Water/Wastewater Case Study: APG's Sensors at Logan City Utilities

Two APG PG10 digital pressure gauges mounted on the door of a deep well control cabinet with remote heads on associated pipingAs technical writer, most of my time is spent at a computer, whether I'm writing blog posts or editing datasheets and manuals. And while I do write quite a bit about how APG's sensors can be used and which sensors are the most advantageous in various settings, my experience is almost all theoretical. Until Kurtis Williams with Logan City Water and Waste Water agreed to show me where and how they use APG's sensors.

The Best Level Sensor For Deep Water Wells

submersible pressure transducer iconDrought conditions in the western U.S. are making water well monitoring a priority. It is now more important than ever to track this precious resource.

Monitoring water well levels can be challenging. Wells are often in remote areas where power is not available. Furthermore, while some wells are only 10 to 60 feet, there are many that are hundreds of feet deep. This eliminates many sensor choices.

But not all.

For water well level monitoring, and especially for the deep wells, we recommend our PT-500 submersible pressure transducers. These sensors work great for deep wells for a variety of reasons. They are simple and reliable, easy to install, and don’t require much power.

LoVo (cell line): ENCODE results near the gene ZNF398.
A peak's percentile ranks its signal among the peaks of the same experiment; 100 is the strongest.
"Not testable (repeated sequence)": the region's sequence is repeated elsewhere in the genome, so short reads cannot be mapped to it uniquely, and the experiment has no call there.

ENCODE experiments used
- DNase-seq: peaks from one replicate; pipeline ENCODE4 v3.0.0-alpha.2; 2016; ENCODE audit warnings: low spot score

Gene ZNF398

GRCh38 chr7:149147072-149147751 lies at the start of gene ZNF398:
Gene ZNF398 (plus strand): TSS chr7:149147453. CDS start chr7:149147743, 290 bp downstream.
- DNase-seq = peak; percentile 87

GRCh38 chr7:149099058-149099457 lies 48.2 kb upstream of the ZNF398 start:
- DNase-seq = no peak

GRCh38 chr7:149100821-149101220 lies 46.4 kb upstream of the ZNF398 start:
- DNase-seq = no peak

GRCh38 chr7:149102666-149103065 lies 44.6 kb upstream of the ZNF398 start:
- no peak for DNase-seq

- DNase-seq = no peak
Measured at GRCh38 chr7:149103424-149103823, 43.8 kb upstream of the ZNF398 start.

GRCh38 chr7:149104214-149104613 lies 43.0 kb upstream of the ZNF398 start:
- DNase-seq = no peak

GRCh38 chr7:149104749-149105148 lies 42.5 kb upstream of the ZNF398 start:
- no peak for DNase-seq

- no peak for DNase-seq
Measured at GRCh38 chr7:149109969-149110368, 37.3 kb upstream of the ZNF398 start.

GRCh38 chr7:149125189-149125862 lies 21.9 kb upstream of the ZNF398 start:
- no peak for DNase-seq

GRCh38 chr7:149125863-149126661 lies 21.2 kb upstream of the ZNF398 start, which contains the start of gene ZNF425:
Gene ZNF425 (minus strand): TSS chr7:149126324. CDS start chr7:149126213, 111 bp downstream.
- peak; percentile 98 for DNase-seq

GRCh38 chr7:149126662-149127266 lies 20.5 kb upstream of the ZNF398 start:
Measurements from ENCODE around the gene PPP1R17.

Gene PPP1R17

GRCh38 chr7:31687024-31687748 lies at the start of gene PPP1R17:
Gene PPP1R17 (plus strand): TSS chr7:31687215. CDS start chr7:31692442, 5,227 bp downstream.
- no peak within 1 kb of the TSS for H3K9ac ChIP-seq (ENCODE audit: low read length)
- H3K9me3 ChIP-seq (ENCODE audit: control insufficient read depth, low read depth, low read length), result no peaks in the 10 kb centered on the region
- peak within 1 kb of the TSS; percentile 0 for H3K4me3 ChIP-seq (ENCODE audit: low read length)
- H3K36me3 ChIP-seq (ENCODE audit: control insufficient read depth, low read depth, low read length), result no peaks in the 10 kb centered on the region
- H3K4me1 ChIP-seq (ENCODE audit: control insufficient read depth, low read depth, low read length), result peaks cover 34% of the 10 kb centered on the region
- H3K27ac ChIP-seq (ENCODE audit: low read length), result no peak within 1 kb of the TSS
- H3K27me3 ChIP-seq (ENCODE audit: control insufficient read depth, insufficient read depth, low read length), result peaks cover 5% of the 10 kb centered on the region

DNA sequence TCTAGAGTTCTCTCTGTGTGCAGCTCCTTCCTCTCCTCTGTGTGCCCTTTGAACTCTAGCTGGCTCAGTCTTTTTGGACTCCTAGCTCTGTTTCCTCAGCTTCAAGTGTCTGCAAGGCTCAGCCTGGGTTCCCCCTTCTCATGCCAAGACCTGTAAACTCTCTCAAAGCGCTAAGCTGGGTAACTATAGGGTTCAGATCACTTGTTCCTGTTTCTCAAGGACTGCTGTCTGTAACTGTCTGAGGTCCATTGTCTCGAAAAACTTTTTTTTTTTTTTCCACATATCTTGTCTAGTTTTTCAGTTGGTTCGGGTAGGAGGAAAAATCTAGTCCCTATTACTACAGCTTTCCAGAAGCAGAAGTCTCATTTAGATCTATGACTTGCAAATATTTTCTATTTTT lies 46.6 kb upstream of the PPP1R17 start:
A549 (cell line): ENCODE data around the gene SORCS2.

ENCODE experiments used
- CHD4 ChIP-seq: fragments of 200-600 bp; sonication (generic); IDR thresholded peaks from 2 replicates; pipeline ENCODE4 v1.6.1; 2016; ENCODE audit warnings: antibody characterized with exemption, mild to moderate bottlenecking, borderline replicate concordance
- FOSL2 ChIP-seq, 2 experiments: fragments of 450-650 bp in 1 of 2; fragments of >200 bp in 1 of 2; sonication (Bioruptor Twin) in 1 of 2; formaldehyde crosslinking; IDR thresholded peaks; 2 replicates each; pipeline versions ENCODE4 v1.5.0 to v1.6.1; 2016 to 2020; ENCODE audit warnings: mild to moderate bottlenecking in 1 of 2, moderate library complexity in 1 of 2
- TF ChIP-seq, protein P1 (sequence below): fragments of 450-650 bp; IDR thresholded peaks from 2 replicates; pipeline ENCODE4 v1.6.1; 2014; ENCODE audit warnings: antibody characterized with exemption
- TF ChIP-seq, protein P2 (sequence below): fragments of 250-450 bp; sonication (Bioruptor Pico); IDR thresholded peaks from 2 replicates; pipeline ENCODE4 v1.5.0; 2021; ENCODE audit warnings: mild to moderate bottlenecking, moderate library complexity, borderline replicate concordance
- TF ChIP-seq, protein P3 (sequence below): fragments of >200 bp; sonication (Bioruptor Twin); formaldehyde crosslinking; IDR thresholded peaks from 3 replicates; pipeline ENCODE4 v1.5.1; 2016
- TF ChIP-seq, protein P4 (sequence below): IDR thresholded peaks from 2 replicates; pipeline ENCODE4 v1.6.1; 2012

The Best Water Level Sensor for Deep Wells

Water level sensors in deep wells need a long cableMany water wells range in depth from 10 to 60 feet. However, other wells are drilled hundreds of feet deep! So when a customer needs a water level sensor in these deep wells, we recommend our submersible pressure transducer, the PT-500.

According to a market report published by *MarketsandMarkets.com, submersible pressure transducers are the favorite among water level sensors in the water and wastewater industry - and there's a reason. These water level sensors are...

Radio The Remote Water Level Sensor

remote water level sensorIn a rural northern Utah community, a water tank sits halfway up a mountain and is monitored in the valley below. How did they do this? This answer is not with three miles of cable. Instead, they used a remote water level sensor.

This particular tank is difficult to get to in the summer, and it’s completely inaccessible in the winter. To accommodate the need to monitor the water tank level, our friends at the small municipality installed line-of-sight radios.